I understand that it's not going to be equal XP for every single scenario/instance. But the fact remains that the only time kills already won't provide XP is when they are in no way designated a part of any objective or accomplishment in the entire game. And I still haven't seen any examples brought to light that indicate that is inherently going to be a problem (that there will NEED to be oodles of living things just drifting about with no purpose to their existence other than to provide XP, essentially...).

Purely evaluating the mechanics I don't see the system, at its core, restricting anything beyond a reasonable fashion when you DO factor in playstyle preferences. Unless they balance the game wrong, of course (like killing these 50 orcs gets you 100XP, but sneaking around gets you 7,000 XP, or simply never factoring kills and CR into XP rewards WHENEVER you grant them).

Assuming they're doing their job in designing around the given system, wanting to kill all the things you possibly can without actually finishing off whole groups and/or completing any objectives or sub-objectives (really just lesser objectives) should not even be a viable playstyle.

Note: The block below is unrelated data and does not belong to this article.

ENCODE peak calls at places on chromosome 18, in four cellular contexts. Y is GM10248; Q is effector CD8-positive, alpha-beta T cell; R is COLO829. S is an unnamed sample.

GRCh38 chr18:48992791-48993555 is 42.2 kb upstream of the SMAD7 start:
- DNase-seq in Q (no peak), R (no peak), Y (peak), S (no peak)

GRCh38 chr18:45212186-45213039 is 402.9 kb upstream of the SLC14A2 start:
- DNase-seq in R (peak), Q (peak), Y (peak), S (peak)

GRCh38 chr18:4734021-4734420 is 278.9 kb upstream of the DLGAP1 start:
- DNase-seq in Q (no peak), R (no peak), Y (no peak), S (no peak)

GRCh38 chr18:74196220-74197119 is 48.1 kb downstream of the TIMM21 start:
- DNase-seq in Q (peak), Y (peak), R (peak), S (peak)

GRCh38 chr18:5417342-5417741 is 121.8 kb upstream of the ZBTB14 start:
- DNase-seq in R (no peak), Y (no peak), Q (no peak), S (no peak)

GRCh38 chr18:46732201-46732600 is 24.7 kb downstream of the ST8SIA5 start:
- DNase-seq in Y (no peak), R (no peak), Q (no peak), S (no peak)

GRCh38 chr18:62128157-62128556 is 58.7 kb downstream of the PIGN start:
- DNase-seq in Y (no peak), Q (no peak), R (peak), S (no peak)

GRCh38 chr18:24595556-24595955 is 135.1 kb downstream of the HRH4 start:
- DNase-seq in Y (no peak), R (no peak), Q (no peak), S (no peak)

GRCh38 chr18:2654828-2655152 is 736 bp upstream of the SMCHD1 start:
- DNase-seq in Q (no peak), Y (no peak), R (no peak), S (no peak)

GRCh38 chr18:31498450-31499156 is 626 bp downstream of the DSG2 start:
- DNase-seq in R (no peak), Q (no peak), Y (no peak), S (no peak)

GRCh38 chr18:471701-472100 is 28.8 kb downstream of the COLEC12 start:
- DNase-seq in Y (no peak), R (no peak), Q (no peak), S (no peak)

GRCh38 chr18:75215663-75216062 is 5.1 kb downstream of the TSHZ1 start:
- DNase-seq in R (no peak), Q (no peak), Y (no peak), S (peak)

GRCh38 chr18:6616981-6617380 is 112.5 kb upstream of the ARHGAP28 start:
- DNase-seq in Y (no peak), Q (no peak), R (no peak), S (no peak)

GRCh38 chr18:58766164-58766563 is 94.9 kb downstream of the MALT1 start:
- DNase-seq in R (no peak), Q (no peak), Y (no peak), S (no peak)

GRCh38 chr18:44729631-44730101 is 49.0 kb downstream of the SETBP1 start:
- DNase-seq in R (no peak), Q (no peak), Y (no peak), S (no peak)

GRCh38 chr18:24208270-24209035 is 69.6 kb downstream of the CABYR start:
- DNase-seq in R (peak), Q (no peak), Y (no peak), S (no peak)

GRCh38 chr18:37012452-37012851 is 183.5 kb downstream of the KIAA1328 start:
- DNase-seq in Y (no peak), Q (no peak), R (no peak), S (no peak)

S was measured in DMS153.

The only reason you would even desire to do such a thing is if you didn't care about the meat-and-potatoes of the game at all and simply cared about gaining XP on a kill-by-kill basis just because it pleases you. So, it makes no sense. "Those things I completely voluntarily killed even though the game established the fact that their deaths didn't offer any form of progress in the story, a quest, or character progression SHOULD have given me character progression points so that I would've had a reason to kill them in the first place!"

If taking the XP award away from a given creature death makes a player say "Then what's the point in killing it?", then no matter what else that creature's death provides, the player doesn't value it at all. So, how silly is it to accomodate that player with XP when nothing but his desire for an XP reward provides any reason whatsoever to do so?